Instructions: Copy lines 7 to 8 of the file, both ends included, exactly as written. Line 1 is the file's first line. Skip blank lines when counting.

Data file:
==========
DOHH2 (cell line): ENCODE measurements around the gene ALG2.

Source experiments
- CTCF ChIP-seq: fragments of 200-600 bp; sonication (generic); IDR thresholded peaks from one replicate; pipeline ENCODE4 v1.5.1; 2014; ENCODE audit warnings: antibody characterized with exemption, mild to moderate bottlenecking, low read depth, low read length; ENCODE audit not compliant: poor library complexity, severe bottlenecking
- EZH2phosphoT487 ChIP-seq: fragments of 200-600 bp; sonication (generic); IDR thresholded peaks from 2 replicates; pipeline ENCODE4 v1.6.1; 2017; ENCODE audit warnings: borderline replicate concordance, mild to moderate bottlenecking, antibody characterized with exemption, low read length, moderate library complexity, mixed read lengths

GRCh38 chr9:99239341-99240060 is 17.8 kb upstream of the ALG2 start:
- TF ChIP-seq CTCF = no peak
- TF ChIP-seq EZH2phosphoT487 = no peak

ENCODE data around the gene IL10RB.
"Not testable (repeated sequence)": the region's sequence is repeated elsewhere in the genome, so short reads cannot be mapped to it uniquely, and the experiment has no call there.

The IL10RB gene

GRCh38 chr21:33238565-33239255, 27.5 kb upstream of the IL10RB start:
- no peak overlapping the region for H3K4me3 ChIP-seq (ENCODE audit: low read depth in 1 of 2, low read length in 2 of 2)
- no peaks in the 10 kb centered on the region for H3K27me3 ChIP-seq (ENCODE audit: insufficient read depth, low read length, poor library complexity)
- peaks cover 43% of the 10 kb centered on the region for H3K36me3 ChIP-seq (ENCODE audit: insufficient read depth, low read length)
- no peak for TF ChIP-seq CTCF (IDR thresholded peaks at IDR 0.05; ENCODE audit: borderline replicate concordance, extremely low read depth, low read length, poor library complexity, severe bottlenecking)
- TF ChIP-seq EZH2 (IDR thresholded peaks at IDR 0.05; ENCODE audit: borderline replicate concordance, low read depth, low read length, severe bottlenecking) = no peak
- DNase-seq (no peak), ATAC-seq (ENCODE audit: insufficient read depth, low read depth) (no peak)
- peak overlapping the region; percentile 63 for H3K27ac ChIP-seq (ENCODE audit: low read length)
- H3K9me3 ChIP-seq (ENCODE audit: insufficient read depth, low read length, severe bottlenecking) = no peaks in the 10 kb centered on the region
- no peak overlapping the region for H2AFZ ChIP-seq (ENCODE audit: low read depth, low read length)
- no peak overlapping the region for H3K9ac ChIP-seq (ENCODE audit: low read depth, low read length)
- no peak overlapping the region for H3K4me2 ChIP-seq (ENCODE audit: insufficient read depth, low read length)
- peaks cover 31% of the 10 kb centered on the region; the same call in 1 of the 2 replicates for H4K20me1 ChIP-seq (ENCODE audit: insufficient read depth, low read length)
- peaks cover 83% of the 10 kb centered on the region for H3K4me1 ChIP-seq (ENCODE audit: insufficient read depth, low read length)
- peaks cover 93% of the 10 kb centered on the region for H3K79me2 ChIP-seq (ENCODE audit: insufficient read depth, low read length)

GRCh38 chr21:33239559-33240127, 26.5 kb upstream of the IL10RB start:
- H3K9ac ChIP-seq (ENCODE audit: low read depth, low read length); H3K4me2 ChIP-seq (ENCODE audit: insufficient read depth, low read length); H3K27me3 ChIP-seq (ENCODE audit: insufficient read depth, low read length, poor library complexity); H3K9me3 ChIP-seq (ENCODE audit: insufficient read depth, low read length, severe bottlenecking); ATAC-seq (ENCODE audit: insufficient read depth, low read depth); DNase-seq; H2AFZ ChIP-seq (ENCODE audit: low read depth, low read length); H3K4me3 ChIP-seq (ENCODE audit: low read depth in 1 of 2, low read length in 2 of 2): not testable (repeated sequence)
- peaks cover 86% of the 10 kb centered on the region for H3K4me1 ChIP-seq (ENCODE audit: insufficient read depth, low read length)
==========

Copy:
- TF ChIP-seq EZH2phosphoT487 = no peak

ENCODE data around the gene IL10RB.